“Here we have a nice arrangement where trauma surgeons do an initial evaluation, resuscitation, insert a breathing tube if necessary, manage fluids — a challenging thing for large burn patients,” Blostein said. “The burn surgeon does burn wound reconstruction and skin grafts.”
He will spend the day monitoring trauma patients’ progress — tweaking ventilators, watching fluid output, scheduling surgeries and procedures, checking for signs of infection, overseeing nutrition and managing pain, as well as performing surgeries. “Many have multiple injuries requiring multiple surgeries,” he said. “The trauma surgeon lays out the plan of action for each injured person.”
Extra physicians are always on standby, since the job of overseeing treatment for those patients may be interrupted at any time by incoming trauma emergencies, he said.
That’s the drill for more than 60 hours each week.
“In between all that excitement, on days off we write papers, do research, teach medical students and residents — that happens on a daily basis, “ he said.
No meth lessons in med school
Though meth-explosion burns require much the same treatment as those from house fires or car crashes, Blostein said he’s learned over the years to expect differences.
One is immediately apparent. Patients burned by meth usually don’t tell the truth about the source of their burns, he said. “A tell-tale sign is the story doesn’t make sense. ‘It’s 3 a.m. and I decided to fix my dryer.’ That sort of thing.”
Another: “We’ve sort of noticed a pattern of burns involving hands and face and maybe legs — though it’s nothing we can really put finger on,” he said.
Doctors must be extra alert to signs of infection, extra vigilant about monitoring ventilators and fluids, and should not be surprised if recovery seems slower than normal with meth-burn patients, he said. Researchers are not sure why those challenges are present, but their studies have documented that the differences are real.
Finally, it may be difficult to control the patient’s pain and anxiety with medication, Blostein said, probably because of pre-existing issues.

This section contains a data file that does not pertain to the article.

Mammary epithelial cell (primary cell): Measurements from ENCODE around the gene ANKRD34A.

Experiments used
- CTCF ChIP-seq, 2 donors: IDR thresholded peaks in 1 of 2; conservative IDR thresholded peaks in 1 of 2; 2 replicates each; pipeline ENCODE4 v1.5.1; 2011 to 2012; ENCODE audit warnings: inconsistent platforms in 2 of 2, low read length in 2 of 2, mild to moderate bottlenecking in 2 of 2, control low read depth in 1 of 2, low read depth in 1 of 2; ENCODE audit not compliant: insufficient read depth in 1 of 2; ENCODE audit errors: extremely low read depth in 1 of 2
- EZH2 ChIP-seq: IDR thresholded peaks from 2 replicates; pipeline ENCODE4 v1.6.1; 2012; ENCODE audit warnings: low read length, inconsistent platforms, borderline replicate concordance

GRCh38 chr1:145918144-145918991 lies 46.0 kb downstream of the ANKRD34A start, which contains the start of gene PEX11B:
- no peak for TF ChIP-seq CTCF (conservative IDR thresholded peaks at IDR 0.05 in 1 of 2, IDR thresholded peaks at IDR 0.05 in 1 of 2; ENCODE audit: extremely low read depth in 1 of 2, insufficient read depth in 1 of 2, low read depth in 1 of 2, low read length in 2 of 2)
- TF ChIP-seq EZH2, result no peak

“One of the things that makes it difficult is these patients often have multiple substance abuse problems, “ he said, in addition to methamphetamine addiction. If they are addicted to a narcotic, it may be difficult to get pain under control. If they are addicted to meth, they may become agitated, pulling out IVs and feeding tubes, or trying to get out of bed, he said.
Meth in Michigan
Blostein’s thoughts about the Michigan’s methamphetamine problem, he said, reflect his years of work with its burn victims.
“I think when we sit and reflect, we would all like it not to be happening so we wouldn’t have to spend hours and hours taking care of patients burned in meth activities,” he said. “And we think about the larger picture — a lot of people in jail, a lot of man-hours and dollars spent — and that money could certainly be used somewhere else.
“Then there’s the even bigger picture — why are people using meth in the first place?,” he said.
The economic downturn likely contributed, he said, with people perhaps cooking meth as a diversion from hardships in their lives.
“But no, those things don’t get get us down,” he said. “We still go off and do our jobs.”
Blostein said he and his colleagues are grateful for the resources they have available working in a Level I trauma center, something he said people in the community may take for granted. They also are acutely aware of the costs of maintaining that resource, and feel the pressure to work efficiently to keep costs down without trimming services, he said. They worry about legislation that might have an impact on funding.
At the end of every shift, Blostein has another ritual —changing back from street clothes into T-shirts and shorts for a 5-mile run.
It’s partly for his health, he said, and a way to work the kinks out after 12 hours on his feet.
The other part?
Clearing his mind — so that he can get up at 5:30 a.m. the next day and do it all again.